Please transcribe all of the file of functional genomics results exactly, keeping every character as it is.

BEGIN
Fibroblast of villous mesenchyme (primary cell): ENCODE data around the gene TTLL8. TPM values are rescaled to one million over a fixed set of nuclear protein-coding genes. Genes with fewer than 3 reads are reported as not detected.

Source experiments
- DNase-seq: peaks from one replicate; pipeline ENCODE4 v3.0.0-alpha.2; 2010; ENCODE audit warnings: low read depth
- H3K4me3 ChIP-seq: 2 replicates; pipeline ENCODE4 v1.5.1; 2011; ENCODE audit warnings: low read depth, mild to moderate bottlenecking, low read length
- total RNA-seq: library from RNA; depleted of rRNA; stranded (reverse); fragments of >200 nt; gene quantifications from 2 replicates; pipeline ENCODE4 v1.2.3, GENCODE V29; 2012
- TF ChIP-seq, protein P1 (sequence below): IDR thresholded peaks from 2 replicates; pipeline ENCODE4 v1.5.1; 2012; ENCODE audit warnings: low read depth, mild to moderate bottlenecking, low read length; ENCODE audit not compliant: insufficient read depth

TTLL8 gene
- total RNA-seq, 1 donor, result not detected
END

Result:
Fibroblast of villous mesenchyme (primary cell): ENCODE data around the gene TTLL8. TPM values are rescaled to one million over a fixed set of nuclear protein-coding genes. Genes with fewer than 3 reads are reported as not detected.

Source experiments
- DNase-seq: peaks from one replicate; pipeline ENCODE4 v3.0.0-alpha.2; 2010; ENCODE audit warnings: low read depth
- H3K4me3 ChIP-seq: 2 replicates; pipeline ENCODE4 v1.5.1; 2011; ENCODE audit warnings: low read depth, mild to moderate bottlenecking, low read length
- total RNA-seq: library from RNA; depleted of rRNA; stranded (reverse); fragments of >200 nt; gene quantifications from 2 replicates; pipeline ENCODE4 v1.2.3, GENCODE V29; 2012
- TF ChIP-seq, protein P1 (sequence below): IDR thresholded peaks from 2 replicates; pipeline ENCODE4 v1.5.1; 2012; ENCODE audit warnings: low read depth, mild to moderate bottlenecking, low read length; ENCODE audit not compliant: insufficient read depth

TTLL8 gene
- total RNA-seq, 1 donor, result not detected